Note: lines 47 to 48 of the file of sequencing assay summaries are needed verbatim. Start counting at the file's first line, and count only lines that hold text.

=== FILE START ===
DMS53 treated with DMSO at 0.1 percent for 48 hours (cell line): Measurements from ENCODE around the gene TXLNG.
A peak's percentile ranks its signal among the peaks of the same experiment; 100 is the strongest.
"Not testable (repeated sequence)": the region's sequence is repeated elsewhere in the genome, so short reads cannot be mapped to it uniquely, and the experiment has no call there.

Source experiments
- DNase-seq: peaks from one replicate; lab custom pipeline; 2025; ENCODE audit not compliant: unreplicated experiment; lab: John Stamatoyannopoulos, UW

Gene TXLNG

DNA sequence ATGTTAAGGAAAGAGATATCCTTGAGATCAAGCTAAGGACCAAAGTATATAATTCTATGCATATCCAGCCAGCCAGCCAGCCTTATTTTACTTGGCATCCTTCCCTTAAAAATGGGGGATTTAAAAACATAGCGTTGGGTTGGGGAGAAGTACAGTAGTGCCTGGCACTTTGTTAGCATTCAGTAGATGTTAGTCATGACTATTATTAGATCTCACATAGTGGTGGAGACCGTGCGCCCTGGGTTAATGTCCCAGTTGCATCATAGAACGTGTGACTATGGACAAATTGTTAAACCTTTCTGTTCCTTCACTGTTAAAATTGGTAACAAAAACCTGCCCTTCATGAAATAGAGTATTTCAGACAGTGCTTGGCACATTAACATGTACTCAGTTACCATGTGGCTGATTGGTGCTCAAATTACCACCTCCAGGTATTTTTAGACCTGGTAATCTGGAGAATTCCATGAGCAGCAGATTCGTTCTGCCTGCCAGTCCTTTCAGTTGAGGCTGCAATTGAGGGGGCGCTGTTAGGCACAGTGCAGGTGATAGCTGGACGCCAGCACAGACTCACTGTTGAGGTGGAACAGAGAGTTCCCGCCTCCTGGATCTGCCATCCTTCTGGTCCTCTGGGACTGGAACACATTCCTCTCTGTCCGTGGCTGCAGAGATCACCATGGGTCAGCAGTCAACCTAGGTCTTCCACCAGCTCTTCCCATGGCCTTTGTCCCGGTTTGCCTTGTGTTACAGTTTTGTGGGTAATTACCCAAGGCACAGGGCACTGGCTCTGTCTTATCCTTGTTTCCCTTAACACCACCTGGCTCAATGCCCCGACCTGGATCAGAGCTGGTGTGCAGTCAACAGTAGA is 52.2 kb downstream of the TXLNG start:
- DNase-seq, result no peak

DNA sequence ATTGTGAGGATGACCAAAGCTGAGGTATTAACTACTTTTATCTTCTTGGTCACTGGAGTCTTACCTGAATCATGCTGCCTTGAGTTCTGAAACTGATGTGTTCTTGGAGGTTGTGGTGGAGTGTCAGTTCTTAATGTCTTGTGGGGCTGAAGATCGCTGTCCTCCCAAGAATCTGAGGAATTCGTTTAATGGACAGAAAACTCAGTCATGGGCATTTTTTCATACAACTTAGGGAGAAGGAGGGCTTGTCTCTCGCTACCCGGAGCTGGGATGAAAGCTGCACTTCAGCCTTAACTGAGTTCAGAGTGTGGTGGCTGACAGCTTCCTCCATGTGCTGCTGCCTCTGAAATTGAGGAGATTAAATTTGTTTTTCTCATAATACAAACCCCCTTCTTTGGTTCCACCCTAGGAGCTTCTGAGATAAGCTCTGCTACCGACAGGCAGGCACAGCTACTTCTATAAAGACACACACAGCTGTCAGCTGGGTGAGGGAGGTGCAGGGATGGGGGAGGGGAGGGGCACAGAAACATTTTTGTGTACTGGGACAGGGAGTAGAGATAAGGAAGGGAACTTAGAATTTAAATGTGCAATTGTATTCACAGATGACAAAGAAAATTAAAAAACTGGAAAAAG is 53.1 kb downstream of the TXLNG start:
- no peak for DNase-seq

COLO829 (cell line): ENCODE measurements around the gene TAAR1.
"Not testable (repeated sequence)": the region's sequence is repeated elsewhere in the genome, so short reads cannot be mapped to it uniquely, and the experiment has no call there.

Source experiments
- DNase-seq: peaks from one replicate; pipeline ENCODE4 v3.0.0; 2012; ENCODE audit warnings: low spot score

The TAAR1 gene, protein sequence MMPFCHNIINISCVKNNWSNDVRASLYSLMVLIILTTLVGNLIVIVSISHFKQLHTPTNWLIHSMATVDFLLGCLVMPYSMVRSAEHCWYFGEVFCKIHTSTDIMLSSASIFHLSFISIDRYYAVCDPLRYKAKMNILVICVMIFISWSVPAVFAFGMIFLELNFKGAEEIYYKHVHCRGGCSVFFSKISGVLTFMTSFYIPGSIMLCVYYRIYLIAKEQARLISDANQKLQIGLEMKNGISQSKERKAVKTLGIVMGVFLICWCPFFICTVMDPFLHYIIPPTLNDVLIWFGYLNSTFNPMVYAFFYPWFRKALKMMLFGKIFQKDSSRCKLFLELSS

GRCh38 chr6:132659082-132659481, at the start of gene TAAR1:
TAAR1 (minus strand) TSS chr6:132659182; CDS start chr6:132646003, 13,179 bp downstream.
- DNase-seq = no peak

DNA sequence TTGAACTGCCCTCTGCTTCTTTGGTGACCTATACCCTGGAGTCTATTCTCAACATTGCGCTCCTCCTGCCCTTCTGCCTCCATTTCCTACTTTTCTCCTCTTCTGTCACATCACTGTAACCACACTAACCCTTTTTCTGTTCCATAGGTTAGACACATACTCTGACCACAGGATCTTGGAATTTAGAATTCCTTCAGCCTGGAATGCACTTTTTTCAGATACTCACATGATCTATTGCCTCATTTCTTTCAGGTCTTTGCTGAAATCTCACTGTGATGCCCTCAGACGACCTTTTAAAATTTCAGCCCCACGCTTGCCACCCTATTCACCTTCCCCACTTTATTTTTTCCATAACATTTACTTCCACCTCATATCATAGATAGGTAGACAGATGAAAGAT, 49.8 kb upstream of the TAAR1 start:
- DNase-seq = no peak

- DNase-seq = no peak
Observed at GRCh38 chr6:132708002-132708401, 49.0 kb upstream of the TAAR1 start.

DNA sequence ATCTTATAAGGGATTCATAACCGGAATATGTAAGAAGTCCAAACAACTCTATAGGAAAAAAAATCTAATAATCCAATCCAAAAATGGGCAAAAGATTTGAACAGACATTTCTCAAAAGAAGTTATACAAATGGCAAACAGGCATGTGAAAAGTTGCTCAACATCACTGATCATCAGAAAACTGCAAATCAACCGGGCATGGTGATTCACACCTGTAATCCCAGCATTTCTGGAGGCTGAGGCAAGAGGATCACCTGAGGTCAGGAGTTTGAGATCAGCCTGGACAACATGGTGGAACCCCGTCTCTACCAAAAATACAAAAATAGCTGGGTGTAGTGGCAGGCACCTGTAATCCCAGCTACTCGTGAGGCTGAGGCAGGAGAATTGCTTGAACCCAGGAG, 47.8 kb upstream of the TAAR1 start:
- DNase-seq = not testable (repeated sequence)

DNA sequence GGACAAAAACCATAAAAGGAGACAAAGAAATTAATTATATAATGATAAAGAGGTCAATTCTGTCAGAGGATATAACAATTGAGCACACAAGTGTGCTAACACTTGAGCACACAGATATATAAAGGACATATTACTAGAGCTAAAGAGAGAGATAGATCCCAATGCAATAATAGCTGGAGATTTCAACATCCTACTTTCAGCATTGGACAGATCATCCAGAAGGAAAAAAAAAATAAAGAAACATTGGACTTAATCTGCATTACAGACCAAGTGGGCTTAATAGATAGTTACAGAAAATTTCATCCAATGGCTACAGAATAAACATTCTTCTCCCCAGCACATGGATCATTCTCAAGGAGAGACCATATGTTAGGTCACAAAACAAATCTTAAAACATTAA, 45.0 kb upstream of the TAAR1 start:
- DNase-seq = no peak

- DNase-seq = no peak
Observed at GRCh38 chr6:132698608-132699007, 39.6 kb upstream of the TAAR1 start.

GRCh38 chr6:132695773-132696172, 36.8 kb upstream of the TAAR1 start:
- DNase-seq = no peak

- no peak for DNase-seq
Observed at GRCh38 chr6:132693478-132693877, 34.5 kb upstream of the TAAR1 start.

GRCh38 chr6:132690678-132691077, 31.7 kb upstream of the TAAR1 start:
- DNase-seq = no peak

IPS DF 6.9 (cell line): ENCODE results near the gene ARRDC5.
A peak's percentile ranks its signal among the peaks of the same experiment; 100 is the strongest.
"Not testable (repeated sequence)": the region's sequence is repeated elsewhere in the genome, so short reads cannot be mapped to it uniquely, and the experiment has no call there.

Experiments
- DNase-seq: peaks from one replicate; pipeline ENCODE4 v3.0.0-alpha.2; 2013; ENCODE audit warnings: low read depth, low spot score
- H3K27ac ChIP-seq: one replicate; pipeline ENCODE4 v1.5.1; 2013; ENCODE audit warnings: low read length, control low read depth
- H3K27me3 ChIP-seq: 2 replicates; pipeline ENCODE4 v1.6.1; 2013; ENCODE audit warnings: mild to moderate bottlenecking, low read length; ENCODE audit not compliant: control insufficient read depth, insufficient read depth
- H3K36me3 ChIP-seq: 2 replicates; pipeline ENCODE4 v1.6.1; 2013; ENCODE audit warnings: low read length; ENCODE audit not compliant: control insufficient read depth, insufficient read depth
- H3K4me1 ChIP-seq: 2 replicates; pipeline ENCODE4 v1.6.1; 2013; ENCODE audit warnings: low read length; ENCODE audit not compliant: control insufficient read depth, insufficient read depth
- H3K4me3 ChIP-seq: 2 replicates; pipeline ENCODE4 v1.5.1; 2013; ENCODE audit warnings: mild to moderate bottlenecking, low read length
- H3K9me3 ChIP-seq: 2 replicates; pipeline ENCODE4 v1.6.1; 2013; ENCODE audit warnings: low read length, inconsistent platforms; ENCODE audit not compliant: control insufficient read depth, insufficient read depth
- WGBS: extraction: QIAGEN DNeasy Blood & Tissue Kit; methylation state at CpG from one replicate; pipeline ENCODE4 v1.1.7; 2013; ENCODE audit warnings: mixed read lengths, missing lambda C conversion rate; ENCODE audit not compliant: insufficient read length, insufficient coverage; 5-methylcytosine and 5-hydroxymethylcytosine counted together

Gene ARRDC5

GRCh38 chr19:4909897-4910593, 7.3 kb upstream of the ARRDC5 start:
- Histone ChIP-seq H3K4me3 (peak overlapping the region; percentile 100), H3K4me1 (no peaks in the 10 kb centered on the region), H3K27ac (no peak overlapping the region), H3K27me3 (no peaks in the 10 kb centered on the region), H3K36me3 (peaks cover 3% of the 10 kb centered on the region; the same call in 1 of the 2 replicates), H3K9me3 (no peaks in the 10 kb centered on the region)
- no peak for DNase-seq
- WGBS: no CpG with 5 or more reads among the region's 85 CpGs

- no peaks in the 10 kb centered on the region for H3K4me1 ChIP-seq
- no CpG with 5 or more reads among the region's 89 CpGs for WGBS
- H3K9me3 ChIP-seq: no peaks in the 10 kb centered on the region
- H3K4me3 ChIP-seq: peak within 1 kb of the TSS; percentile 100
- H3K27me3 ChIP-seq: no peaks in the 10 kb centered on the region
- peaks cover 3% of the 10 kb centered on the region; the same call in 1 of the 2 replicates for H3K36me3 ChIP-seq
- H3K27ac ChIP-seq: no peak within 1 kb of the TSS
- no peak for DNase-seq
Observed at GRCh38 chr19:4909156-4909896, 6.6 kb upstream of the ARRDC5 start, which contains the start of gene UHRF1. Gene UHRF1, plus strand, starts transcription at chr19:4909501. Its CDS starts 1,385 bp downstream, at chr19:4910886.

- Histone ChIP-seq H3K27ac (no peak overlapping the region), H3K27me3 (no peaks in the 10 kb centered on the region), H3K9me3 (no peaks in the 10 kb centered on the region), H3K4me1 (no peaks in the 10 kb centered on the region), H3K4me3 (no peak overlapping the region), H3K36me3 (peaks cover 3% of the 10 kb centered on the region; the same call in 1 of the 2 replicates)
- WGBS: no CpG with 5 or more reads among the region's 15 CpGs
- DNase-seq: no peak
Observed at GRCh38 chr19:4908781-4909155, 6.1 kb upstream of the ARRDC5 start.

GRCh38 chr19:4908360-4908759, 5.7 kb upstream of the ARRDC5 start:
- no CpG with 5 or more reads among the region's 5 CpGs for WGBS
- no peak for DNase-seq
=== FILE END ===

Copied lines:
Gene ARRDC5

GRCh38 chr19:4909897-4910593, 7.3 kb upstream of the ARRDC5 start: